Celebrating Juneteenth: From Slavery to Freedom
On June 19, 1865, Major General Gordon Granger of the Union Army rode into Galveston, Texas, where he told enslaved Black Americans of their emancipation. These individuals had not yet been informed of either the Emancipation Proclamation, delivered by President Abraham Lincoln on January 1, 1863 or of Robert E. Lee’s surrender on April 9, 1865—followed by the subsequent surrendering of other Confederate generals to end the Civil War. Three years later with the ratification of the 14th Amendment that repealed the Three-Fifths Compromise, freedmen became Americans under the law.
Juneteenth marks this event, celebrating freedom for all who had been enslaved and as a reminder of the delayed freedom of those who remained enslaved after the passing of the 13th Amendment. The stage for that celebration was set with President Lincoln’s delivery of the Emancipation Proclamation. He had initially issued the executive order in September 1862, following a Union victory at the Battle of Sharpsburg, whereby he stipulated that if the southern states did not end their rebellion by January 1, 1863, the order would go into effect.
The order proclaimed the freedom of enslaved Black Americans in the ten Confederate states still in rebellion – only Tennessee is not mentioned in the listing noted within the order. And the proclamation did not include slave-holding states within the Union—namely Maryland, Delaware, New Jersey, Missouri, and Kentucky. However, it did alter the aim of the war from solely seeking to preserve the Union to also freeing enslaved peoples.
Although largely a ploy to destabilize the Confederacy, President Lincoln ultimately came to view the executive order among the most important in his presidency. He said, "I never, in my life, felt more certain that I was doing right, than I do in signing this paper. If my name ever goes into history it will be for this act, and my whole soul is in it."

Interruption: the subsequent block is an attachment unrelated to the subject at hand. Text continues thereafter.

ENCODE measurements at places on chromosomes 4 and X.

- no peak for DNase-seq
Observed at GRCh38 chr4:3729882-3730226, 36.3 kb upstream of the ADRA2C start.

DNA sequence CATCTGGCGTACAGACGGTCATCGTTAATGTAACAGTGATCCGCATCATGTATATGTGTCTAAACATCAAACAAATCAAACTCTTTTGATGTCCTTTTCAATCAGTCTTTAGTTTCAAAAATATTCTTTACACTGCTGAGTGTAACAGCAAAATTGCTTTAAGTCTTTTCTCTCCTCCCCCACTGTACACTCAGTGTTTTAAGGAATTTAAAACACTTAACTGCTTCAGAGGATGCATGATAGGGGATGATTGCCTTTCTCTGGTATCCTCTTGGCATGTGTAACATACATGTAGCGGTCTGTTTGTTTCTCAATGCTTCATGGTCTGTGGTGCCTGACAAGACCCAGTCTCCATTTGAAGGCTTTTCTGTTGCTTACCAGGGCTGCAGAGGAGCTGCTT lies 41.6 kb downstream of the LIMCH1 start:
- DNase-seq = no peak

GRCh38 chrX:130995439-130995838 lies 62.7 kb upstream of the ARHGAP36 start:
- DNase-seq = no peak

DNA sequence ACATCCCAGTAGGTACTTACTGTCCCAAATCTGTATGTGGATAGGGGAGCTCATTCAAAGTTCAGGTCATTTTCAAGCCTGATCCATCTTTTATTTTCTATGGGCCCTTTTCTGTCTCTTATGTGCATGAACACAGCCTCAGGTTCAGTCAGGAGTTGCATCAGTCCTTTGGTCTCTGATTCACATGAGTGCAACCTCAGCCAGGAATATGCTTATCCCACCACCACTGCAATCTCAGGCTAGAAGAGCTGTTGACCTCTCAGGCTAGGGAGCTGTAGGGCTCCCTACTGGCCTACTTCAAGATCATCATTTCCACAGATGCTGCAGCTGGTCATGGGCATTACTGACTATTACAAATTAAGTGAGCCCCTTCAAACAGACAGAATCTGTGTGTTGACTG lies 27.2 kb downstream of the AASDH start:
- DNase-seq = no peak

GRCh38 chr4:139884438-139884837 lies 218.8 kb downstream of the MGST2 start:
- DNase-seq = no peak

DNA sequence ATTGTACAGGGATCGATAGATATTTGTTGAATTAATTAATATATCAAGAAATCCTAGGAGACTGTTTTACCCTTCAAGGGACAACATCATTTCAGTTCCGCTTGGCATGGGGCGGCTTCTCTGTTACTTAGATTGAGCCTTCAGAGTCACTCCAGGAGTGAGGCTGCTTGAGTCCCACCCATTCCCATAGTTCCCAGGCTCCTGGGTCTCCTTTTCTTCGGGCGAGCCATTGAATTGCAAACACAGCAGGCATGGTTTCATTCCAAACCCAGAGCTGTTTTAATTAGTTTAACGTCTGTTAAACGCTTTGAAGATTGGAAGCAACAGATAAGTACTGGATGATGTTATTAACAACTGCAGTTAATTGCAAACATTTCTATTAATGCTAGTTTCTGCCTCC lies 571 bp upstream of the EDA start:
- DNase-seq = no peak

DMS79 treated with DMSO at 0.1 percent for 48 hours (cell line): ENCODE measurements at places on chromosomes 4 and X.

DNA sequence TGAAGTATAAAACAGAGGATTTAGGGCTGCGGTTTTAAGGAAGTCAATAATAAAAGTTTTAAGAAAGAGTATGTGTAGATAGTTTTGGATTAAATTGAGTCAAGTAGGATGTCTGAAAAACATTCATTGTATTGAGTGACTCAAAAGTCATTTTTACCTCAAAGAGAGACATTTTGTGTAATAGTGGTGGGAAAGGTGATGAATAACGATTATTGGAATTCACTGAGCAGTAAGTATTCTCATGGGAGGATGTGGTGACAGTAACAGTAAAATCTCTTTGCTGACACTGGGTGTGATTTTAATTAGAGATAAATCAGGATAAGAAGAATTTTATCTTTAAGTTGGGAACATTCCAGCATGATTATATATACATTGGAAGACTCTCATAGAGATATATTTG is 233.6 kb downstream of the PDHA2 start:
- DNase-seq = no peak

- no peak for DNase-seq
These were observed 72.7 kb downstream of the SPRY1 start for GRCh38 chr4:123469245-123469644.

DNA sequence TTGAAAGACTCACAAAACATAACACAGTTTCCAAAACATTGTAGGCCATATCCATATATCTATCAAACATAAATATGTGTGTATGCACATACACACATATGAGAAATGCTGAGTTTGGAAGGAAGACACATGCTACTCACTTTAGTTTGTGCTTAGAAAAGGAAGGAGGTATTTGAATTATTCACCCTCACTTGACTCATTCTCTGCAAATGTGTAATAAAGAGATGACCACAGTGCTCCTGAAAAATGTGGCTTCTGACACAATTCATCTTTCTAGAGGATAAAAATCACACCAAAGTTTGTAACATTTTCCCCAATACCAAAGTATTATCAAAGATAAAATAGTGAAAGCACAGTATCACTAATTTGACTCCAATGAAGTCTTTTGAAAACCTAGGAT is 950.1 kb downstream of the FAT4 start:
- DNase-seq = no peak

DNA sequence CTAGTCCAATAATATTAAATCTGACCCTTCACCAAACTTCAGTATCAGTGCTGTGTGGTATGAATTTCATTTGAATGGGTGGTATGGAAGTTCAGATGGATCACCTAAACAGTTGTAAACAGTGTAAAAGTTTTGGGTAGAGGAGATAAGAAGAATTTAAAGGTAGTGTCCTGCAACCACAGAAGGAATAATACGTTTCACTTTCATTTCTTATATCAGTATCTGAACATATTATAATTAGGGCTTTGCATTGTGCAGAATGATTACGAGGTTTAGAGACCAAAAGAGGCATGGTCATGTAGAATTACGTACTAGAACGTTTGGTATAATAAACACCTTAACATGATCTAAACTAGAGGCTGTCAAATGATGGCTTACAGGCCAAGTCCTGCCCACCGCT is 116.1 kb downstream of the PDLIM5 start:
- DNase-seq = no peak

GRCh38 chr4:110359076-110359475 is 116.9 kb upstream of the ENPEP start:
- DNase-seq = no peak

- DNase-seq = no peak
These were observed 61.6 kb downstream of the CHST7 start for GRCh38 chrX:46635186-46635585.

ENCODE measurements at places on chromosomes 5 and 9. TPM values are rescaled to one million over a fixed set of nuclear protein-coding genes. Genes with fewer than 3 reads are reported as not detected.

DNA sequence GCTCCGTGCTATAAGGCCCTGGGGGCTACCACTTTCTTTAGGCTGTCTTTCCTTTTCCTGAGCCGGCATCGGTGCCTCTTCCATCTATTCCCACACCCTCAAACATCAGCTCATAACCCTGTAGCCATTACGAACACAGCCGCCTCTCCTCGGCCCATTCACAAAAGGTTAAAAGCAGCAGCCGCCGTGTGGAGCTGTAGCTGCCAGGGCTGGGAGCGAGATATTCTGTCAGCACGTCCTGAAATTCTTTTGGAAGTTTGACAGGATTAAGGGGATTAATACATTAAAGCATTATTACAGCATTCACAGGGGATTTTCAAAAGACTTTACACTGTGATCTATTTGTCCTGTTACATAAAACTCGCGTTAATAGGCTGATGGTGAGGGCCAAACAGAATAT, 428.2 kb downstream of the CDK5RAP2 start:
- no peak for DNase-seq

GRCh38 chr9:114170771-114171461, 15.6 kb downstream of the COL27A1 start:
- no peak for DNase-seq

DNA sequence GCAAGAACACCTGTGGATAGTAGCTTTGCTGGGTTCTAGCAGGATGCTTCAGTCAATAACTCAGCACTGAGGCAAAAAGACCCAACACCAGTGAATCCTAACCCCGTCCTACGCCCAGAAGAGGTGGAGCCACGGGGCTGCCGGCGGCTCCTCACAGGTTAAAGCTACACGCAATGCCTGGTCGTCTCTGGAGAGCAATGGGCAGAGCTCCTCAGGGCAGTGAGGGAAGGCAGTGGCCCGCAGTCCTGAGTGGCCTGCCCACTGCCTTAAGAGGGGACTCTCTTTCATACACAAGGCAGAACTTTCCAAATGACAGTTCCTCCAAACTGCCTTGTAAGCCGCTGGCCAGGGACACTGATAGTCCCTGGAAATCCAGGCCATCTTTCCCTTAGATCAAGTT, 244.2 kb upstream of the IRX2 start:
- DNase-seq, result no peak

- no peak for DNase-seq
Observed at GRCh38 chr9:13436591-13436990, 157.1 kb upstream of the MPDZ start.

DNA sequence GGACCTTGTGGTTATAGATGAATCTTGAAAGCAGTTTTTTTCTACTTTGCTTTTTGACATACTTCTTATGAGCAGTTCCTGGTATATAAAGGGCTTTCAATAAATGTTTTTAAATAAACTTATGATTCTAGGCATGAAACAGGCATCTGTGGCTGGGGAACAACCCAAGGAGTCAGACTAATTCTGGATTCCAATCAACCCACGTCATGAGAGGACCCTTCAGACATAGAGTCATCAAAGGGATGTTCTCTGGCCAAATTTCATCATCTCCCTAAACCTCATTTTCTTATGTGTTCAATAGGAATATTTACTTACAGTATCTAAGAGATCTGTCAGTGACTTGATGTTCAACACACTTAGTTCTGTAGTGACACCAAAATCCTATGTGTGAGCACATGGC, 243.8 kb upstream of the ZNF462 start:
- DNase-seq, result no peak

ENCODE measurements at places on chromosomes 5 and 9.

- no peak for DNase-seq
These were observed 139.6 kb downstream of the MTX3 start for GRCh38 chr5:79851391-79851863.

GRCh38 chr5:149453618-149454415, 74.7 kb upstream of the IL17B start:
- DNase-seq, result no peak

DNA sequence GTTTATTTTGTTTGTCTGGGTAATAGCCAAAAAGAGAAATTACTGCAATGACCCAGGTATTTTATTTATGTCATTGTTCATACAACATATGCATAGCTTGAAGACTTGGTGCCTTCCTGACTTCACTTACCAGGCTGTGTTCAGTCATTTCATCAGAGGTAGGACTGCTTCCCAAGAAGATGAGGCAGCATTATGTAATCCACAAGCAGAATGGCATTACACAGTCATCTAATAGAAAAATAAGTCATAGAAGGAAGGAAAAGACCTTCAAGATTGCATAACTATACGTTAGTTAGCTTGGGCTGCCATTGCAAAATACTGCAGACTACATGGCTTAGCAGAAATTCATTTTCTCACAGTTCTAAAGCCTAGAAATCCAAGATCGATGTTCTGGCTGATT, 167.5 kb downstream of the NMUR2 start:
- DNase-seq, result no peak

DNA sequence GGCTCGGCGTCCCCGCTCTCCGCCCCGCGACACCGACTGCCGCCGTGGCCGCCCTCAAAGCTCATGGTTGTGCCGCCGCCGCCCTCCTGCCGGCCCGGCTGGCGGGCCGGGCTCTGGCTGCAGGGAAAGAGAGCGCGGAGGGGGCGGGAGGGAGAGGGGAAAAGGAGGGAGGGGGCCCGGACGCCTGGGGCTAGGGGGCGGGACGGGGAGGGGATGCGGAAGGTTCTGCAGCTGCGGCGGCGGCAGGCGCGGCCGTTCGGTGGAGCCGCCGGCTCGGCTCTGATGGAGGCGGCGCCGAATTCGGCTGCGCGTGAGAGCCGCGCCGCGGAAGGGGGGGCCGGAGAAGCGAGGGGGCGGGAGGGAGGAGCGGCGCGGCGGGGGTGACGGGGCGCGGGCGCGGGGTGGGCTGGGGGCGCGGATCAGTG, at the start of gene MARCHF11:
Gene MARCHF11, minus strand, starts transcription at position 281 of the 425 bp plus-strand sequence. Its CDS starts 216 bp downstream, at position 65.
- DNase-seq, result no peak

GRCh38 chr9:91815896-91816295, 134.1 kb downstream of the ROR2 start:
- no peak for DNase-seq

The Emancipation Proclamation also decreed that freed slaves could be enlisted in the Union Army. More than 200,000 Black Americans—both freedman and enslaved—served in the Union army and navy.
The Proclamation paved the way for passage of the 13th Amendment to our Constitution, which formally abolished slavery in the United States. Both houses had passed the amendment by the end of January 1865 and it was ratified December 6 of that same year. The amendment was followed in 1868 by the 14th Amendment, which granted citizenship to “all persons born or naturalized in the United States,” and which included former slaves, and in 1870 by the 15th Amendment, which gave former male slaves the right to vote. While these amendments have not fully obstructed additional persecutory and oppressive actions towards Black Americans in regard to labor, voting rights, and mass incarceration, they did provide the foundation that allowed Black Americans to fight for their civil rights.
In Galveston,Texas, Major General Granger announced General Order No. 3, which stated: “The people are informed that, in accordance with a proclamation from the Executive of the United States, all slaves are free. This involves an absolute equality of personal rights and of property, between former masters and slaves, and the connection heretofore existing between them, becomes that between employer and hired labor: The Freedmen are advised to remain at their present homes, and work for wages. They are informed that they will not be allowed to collect at military posts; and that they will not be supported in idleness either there or elsewhere.”
Understanding the Depths of Juneteenth’s Signficance
However, as Einstein graduate student Victoria Sedwick noted in a message to fellow students about the special day, also known as Black Independence Day: “Juneteenth does not signal the end of slavery for all African Americans, or Black descendants of American slavery if you will, but it serves as a commemoration of our collective freedom, whether that happened before 1865 or a century afterward. It represents all the ways in which freedom and justice for African Americans and our Black brethren throughout the African diaspora has always been delayed, whether in slavery or in the criminal justice system. It is a reminder that we are not free until we are all free.”